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EDITORIAL: Pakistan’s current account deficit (CAD) has fallen sharply by 47 percent during the first four months (July-October) of the current fiscal year (FY23) in comparison to the year before – in total terms 2.484 billion dollars against 5.305 billion dollars.

The major contributor to this improvement is a decline in imports that has been achieved on the back of administrative and exchange restrictions put in place by the government – restrictions that are likely to have a limited life span as they are violative of the conditions of lender agencies as well as bilaterals; additionally, given the high degree of dependency on external borrowing in the current year – to the tune of over 40 billion dollars – it is extremely doubtful if the government’s leverage to continue to place such restrictions, be they administrative or exchange, can continue.

The seventh/eighth review International Monetary Fund (IMF) documents unambiguously state that “staff emphasised that more prominence should be given to exchange rate flexibility as a means to address the balance of payment pressures rather than to administrative and exchange measures.” The rupee has weakened with respect to the dollar in recent weeks — except for an unexplained blip upwards on last Tuesday — after gaining strength initially once the eight banks identified as being responsible for raising the parity to a little over 240 reversed their earlier questionable actions.

However, from a low of about 216 rupees to a dollar, the rate has again gone up to around 223 rupees to a dollar — a rate which many believe is the equilibrium level today given the prevailing macroeconomic indicators. At this rate imports will continue to fall, barring a massive increase in the international prices of our major import items, particularly oil and products, whose prices internationally are on the rise subsequent to the OPEC + decision to curtail output by 2 million barrels a day starting 1 November; however, the recent US decision to grant immunity to the Saudi Crown Prince in the Khashoggi murder case may well lead to a revisit of this decision.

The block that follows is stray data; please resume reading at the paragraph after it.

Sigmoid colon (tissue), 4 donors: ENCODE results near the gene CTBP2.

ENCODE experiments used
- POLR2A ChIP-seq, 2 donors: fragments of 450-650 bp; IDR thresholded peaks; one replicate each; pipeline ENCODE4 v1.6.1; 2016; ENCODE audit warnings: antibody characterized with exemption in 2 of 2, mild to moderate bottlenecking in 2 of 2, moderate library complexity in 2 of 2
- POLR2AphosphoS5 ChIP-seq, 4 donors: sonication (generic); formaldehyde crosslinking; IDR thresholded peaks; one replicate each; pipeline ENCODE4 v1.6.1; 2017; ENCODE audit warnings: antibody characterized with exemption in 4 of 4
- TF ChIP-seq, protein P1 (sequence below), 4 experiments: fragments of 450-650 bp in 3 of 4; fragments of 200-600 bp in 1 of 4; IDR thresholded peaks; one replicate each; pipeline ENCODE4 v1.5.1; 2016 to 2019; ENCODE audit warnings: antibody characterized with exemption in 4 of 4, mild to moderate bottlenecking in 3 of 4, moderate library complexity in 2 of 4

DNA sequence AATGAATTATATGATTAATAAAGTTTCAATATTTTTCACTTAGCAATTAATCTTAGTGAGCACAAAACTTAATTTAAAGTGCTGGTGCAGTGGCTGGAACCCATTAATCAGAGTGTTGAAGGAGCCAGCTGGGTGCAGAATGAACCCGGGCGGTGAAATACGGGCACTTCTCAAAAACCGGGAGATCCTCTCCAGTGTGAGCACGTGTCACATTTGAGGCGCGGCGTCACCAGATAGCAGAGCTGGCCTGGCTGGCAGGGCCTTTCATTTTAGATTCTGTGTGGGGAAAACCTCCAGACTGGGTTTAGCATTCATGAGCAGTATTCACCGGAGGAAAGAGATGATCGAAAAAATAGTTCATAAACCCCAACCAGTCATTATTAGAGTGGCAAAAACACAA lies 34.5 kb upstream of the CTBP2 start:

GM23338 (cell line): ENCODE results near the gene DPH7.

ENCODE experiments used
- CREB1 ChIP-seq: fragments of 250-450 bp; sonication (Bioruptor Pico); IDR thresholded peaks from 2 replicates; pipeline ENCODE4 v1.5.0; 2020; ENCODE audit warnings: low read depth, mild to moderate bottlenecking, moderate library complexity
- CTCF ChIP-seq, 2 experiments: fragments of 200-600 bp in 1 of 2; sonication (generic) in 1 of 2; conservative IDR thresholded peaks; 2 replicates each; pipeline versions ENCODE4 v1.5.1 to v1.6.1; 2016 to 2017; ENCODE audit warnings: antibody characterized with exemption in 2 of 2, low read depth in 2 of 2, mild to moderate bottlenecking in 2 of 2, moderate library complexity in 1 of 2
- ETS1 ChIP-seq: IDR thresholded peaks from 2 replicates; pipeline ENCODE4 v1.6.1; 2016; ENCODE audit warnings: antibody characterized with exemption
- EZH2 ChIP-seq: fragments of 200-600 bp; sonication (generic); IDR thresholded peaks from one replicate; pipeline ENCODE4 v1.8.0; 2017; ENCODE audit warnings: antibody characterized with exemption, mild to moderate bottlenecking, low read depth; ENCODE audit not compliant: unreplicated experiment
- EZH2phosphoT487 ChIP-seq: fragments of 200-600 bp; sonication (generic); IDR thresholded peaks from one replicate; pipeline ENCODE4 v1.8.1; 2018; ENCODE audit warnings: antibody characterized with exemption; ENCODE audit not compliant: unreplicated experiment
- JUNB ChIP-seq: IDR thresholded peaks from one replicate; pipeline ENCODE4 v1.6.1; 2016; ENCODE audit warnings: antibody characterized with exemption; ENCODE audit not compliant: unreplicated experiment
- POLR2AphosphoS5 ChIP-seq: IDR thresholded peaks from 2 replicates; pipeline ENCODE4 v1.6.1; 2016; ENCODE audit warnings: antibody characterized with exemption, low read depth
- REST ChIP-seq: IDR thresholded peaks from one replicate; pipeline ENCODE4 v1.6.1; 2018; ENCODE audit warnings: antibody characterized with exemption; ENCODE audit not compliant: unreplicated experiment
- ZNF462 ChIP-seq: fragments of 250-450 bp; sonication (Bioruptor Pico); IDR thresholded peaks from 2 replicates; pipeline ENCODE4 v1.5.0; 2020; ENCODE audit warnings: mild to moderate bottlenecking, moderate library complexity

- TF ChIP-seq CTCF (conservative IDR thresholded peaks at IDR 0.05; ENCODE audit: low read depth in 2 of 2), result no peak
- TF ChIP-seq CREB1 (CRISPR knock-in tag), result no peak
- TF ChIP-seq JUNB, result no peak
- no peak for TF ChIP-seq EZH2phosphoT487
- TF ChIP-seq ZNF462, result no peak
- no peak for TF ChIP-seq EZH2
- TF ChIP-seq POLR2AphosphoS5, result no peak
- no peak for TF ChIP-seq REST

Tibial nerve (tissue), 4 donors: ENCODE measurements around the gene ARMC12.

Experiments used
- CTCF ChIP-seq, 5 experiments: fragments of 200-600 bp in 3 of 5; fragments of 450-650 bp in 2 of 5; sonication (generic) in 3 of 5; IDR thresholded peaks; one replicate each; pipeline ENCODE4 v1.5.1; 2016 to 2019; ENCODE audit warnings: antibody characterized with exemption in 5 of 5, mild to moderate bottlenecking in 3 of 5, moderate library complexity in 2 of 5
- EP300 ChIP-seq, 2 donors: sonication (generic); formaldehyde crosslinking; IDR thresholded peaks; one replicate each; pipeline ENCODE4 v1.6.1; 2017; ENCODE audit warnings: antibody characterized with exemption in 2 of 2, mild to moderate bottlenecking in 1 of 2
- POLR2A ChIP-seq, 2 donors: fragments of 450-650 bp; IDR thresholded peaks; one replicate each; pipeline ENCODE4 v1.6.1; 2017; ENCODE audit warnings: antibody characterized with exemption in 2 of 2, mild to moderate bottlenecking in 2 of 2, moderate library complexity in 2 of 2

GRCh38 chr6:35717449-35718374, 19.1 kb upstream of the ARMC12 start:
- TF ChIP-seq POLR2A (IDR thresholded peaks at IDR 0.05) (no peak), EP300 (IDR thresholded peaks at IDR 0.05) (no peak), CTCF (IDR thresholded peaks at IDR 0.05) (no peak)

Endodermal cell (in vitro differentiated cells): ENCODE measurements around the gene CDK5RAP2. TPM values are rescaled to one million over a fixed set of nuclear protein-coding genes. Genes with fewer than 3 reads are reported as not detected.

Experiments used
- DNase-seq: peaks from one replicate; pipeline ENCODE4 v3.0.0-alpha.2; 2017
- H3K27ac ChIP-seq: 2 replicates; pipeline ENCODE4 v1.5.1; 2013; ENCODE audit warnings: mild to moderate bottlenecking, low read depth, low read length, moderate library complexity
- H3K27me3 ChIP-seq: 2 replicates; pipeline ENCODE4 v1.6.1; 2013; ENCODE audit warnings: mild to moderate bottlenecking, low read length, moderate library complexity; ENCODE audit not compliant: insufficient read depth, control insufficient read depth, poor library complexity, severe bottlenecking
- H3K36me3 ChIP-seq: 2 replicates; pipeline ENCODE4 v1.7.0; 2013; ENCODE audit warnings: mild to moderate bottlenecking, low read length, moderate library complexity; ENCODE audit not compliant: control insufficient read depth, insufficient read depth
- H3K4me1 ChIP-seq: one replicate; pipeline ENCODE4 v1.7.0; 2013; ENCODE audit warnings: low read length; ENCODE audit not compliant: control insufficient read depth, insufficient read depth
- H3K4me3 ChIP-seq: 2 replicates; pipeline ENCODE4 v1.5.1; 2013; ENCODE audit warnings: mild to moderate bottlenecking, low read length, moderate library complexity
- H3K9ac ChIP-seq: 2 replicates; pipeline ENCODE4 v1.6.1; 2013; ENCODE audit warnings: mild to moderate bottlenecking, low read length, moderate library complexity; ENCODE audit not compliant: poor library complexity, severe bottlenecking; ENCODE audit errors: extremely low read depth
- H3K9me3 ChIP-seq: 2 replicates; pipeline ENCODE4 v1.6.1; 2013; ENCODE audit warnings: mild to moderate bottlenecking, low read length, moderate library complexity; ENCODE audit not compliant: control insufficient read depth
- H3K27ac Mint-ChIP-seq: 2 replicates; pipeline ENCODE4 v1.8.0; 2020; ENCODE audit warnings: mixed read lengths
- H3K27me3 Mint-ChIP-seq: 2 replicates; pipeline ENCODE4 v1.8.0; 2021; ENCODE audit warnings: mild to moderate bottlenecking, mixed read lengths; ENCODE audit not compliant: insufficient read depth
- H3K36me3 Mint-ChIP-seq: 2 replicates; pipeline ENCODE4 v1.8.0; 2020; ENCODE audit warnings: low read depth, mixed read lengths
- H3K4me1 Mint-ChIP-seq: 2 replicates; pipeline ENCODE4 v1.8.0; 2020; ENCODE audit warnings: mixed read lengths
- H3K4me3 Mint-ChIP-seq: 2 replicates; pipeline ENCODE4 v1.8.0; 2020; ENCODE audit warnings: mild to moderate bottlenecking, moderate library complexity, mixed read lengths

There are also concerns that exports may begin to decline if the government withdraws its electricity subsidy to exporters after the start of the ninth review talks, estimated to cost the exchequer around 100 billion rupees, designed to make their input costs regionally competitive. The IMF and Director of Middle East and Central Asia Department which includes Pakistan, Azour, stated on 13 October: “On the issue of subsidy, as in other parts of the world, subsidy that is targeted to support certain items has proved not to be very effective.

I would say it has proved to be very regressive. And in our regional economic outlook we are again looking at this issue that is showing that this is not the best way to use the very limited fiscal space that exists. Therefore, we are encouraging Pakistan as well as other countries to move from an untargeted subsidy that is a waste of resources and to dedicate those resources to those who need it.

” While ideally the government should have made a cost-benefit analysis prior to granting the export sector electricity subsidy yet it will be critical to do so now and weigh the projected rise in exports as a consequence of the subsidy against the possible delay in the ninth review that would jeopardise the rollover and additional funding pledged by the friendly countries.

What is also worrisome is the fact that remittances, a desired inflow of foreign exchange earnings that in recent years have far exceeded exports by as much as 10 billion dollars, have begun to decline and it is imperative for the State Bank of Pakistan to initiate research to determine the reasons behind their fall if the balance of payment position is to remain sustainable.

Reports indicate that the difference on offer between the hundi/hawala rupee-dollar parity and the official rate is a little over 10 rupees, a significant amount that would lure a large number of Pakistani workers abroad, especially those in the Middle East, to go the illegal route. Hence there is a need to narrow this gap and one can only hope that appropriate policy measures are taken in this regard. Therefore, notwithstanding the good news associated with the fall in the current account deficit, it is necessary to recognise the reality that there are many a slip between the cup and the lip and we would urge the economic team leaders to tread carefully and assess the pros and cons of all decisions especially those taken for political reasons that will have a major negative impact on an already beleaguered economy.

Copyright Business Recorder, 2022


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